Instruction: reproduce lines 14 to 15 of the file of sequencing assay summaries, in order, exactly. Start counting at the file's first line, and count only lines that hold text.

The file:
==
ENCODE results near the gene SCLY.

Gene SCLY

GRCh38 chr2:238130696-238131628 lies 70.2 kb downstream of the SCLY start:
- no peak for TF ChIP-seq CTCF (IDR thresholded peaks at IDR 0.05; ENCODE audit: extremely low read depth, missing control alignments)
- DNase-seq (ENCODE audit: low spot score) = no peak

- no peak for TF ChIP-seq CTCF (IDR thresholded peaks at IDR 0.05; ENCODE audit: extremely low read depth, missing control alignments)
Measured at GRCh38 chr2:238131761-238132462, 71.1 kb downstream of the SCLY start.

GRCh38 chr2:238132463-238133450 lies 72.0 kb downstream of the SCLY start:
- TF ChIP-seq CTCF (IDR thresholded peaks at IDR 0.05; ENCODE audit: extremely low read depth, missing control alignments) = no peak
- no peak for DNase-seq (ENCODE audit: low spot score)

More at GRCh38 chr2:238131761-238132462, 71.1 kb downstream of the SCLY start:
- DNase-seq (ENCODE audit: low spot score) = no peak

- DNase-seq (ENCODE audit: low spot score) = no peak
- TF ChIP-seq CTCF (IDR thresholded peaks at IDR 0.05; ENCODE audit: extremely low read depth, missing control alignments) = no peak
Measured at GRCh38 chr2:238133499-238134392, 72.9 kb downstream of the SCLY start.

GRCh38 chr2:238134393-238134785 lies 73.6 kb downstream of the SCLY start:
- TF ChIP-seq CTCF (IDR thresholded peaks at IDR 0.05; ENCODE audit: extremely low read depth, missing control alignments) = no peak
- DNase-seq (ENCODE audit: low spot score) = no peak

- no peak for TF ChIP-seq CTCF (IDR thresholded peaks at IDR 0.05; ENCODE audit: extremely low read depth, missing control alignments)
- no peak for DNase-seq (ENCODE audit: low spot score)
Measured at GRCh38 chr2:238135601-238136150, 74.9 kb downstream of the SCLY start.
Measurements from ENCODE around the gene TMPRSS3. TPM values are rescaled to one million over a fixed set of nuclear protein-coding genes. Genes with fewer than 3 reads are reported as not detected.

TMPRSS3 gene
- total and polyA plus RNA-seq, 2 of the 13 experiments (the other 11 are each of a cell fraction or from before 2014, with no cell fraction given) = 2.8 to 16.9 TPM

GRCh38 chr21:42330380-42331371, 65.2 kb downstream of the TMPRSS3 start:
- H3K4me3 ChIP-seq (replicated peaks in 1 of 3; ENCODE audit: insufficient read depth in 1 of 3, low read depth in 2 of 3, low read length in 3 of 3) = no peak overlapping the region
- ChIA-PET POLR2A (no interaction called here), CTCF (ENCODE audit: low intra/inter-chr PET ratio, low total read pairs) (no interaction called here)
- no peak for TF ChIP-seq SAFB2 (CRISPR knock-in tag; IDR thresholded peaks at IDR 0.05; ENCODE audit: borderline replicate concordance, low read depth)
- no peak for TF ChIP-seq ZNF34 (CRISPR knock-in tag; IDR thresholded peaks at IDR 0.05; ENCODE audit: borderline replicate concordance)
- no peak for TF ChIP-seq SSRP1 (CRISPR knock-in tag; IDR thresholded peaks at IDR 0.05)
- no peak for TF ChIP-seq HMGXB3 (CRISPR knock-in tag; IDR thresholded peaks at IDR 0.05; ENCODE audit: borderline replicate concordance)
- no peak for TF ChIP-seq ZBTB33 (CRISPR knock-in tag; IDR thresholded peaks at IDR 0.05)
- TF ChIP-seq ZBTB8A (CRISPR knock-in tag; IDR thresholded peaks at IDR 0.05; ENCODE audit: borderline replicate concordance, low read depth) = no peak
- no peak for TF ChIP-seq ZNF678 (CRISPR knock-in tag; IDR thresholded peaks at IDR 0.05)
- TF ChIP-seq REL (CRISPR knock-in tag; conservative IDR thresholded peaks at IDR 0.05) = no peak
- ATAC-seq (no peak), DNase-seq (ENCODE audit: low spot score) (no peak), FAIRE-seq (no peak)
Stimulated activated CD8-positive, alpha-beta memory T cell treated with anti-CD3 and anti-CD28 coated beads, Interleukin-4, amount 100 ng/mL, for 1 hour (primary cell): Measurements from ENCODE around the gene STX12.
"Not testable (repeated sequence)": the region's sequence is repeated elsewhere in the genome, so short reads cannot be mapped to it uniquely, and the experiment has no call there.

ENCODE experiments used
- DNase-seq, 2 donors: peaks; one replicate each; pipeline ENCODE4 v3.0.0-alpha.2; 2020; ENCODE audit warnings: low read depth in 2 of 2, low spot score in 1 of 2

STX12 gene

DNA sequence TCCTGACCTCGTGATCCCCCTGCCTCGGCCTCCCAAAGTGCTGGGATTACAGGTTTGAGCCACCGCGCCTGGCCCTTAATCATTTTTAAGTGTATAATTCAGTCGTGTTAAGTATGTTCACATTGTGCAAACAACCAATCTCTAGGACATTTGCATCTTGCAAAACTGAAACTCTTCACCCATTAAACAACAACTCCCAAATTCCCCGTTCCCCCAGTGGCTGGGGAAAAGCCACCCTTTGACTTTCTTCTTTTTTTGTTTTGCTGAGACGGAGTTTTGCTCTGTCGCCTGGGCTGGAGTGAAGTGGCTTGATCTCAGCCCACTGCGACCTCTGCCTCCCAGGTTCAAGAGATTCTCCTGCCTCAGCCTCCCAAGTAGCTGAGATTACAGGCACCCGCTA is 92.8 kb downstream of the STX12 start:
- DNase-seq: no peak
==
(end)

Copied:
- TF ChIP-seq CTCF (IDR thresholded peaks at IDR 0.05; ENCODE audit: extremely low read depth, missing control alignments) = no peak
Measured at GRCh38 chr2:238133499-238134392, 72.9 kb downstream of the SCLY start.